Is a Newly Constructed Home the Right Move for You?
April 30, 2019
Sarah Kirsch Richardson
If you’re on the hunt for a new place to call home-sweet-home, you may be considering building a new home vs. purchasing a pre-owned home. You’re not alone! According to Forbes.com, 41% of Americans either somewhat or strongly prefer a newly-built home over an existing one. There is certainly appeal in being the first residents of a new home. However, it’s extremely important to weigh the options and decide the best path for your lifestyle and budget.
One of the more common statistics regarding new home building is that it costs around 20% more than purchasing a pre-existing home. If you plan to hire an architect and work with a contractor to build a fully custom home, the price increases significantly. On the other hand, building a semi-custom home and working with a developer can be a more cost-efficient option in the realm of home building. In this scenario, you’re limited to the base options a builder provides and you’ll pay extra for every upgrade, so it’s vital to keep your maximum budget top-of-mind when you see the first price tag. When it comes to making “custom” decisions, you may only be given a handful of options to choose from. However, this can be a good thing for those who are overwhelmed with the endless decision-making process. Instead of weighing the pros and cons of 400 countertops, you’ll only have to choose between 10.
Whether you’re considering fully-custom or semi-custom, there are many advantages of building a new home. Starting from scratch means you’ll have the opportunity to incorporate energy-saving options that generally result in lower bills each month. You’ll be privy to the latest trends in floor plans, like an open-concept first floor or a large kitchen island with all the bells and whistles. Technology upgrades can also be an appealing add-on for those who like the idea of a ‘smarter home.’ Semi-custom homes are generally built in neighborhoods together near popular areas in the city, meaning a ‘forgot the milk’ scenario is just a quick trip around the corner and back. Newly built homes also generally come with a (limited-time) warranty, so if something doesn’t work when you move in, you’re covered, assuming it’s something outlined in the warranty.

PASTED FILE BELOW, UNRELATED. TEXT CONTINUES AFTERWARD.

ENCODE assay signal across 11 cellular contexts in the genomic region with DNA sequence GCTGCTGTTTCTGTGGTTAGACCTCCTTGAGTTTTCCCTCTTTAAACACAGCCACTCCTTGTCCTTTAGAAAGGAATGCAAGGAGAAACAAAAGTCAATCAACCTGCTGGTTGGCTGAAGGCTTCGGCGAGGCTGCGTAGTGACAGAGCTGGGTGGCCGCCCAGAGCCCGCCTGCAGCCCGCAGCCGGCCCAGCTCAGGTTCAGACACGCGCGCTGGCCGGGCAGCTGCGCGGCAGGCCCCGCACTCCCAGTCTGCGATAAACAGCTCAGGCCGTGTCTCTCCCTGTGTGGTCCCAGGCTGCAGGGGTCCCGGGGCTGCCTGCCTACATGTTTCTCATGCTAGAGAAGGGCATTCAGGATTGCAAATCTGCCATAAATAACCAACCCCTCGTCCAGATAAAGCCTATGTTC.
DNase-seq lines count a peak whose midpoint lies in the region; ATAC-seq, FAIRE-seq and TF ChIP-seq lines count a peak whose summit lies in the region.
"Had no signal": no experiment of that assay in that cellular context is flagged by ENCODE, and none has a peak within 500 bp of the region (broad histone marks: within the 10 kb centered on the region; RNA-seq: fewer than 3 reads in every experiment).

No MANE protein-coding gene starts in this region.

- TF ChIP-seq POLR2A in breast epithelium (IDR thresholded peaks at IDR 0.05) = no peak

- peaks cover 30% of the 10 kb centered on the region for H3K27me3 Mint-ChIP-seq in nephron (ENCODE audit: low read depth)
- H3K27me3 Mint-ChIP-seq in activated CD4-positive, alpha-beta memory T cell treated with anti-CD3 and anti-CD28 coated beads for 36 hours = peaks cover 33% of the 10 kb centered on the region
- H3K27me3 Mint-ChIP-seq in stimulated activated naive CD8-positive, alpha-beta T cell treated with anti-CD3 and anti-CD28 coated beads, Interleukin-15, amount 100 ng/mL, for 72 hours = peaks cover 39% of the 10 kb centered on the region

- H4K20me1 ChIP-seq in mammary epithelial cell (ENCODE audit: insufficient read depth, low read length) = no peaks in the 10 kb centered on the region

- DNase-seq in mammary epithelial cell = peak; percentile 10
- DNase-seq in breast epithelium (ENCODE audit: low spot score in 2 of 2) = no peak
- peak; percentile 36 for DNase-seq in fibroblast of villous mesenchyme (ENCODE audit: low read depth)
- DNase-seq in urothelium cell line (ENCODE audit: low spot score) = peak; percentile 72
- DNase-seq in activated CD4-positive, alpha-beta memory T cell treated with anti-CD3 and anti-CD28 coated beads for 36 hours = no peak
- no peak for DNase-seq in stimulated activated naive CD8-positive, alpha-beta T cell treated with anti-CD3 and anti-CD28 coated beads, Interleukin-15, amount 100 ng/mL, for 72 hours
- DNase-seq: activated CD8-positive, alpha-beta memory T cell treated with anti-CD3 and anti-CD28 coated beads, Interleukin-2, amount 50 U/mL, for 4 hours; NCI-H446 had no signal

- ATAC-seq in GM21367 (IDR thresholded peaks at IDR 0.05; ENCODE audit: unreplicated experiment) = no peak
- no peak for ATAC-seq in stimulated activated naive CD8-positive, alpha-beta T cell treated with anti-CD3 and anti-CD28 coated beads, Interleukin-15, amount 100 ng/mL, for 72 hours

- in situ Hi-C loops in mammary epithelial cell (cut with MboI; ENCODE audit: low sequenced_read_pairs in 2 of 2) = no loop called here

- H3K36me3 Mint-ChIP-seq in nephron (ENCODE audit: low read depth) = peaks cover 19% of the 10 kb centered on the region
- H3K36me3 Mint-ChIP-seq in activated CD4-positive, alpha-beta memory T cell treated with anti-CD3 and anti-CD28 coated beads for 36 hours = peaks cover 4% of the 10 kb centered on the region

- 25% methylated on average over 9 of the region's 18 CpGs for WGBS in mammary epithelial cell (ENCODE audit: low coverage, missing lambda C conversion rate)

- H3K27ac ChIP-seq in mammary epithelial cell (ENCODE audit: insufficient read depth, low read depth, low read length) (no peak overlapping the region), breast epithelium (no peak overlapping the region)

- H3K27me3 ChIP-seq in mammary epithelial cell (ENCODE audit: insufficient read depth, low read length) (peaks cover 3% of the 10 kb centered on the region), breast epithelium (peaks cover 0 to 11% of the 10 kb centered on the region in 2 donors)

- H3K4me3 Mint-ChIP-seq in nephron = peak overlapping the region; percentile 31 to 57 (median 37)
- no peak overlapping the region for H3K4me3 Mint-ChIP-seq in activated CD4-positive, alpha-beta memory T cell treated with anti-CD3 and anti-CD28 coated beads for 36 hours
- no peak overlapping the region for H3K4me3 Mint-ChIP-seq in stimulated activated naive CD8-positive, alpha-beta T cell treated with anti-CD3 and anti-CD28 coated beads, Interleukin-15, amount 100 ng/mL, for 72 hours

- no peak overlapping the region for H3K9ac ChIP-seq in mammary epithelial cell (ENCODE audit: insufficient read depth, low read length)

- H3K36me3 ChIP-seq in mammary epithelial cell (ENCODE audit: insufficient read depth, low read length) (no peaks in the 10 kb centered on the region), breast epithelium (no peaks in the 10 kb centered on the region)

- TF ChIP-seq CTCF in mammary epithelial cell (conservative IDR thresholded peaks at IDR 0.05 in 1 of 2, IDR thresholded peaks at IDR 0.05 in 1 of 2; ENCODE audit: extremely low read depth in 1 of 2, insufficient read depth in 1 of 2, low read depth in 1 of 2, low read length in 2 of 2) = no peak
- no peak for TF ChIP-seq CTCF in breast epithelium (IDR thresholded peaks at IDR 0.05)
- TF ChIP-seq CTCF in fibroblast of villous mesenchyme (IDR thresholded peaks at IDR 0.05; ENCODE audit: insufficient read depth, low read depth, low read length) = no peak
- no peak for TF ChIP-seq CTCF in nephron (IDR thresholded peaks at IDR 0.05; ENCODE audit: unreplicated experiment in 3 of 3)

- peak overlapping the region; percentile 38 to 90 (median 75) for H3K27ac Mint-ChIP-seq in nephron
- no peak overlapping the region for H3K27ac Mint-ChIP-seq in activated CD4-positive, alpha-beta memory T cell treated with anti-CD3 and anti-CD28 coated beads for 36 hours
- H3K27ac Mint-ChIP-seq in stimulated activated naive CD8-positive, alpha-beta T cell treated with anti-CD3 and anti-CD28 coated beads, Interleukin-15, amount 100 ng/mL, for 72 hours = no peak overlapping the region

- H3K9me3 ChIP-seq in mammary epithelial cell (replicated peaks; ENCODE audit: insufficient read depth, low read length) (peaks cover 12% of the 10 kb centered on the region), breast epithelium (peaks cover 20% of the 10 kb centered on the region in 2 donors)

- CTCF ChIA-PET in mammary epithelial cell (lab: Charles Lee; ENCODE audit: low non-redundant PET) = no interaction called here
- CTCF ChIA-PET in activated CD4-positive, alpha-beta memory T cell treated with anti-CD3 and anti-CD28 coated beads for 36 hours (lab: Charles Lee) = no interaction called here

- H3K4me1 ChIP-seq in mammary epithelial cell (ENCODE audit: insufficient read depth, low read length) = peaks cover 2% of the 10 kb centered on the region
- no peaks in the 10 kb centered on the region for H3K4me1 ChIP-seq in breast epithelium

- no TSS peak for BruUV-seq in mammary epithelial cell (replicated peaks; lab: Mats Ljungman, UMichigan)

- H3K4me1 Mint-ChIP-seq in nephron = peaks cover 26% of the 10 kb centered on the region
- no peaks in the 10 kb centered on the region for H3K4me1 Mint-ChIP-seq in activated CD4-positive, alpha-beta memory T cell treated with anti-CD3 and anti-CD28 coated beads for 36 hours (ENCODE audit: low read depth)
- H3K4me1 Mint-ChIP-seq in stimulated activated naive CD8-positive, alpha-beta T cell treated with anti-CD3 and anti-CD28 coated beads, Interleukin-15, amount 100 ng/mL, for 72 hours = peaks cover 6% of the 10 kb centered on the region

Be sure to consider the disadvantages before jumping into this expensive new construction project. First, remember that you probably won’t be the only one building a new home in the neighborhood, there will be lots of building activity that could go on for years, meaning you’ll be living in a construction zone for the first several years after the move. And this comes after waiting a minimum of six months, depending on the area climate, for your home to be built. New construction can also mean there are no trees in your yard when you move in. So, if laying in the natural shade on a sunny day is your go-to relaxation activity, you better start planting. Keep in mind that the locations of semi-custom homes generally don’t offer the opportunity for large backyards. They’re built on smaller lots and much closer together than you might like. If Lassie needs a big yard to run and you enjoy your privacy away from the neighbors, a semi-custom home may not be the best choice for you. Also, newer homes are just that, new. If you’re a person who enjoys homes with ‘charm,’ that will come at a price.
If you’re building a semi-custom home, you’ll be working with a representative from the model homes, and their job is to support the interests of the builders, not the buyers. Hiring a realtor to ensure you’re not getting the short end of the stick can be a valuable investment when all is said and done. Also, get everything in writing from the builder. Not doing so can be costly when a builder ‘forgets’ conversations around requests that are important to you. Without written proof, there’s no chance for legal action to get what was promised.
Just as it is with any big life decision, do your research and ask questions. Talk to people in your network who have built their own homes. It’s such a big investment and a long process, chances are, they’ll open up and tell you exactly what you need to know.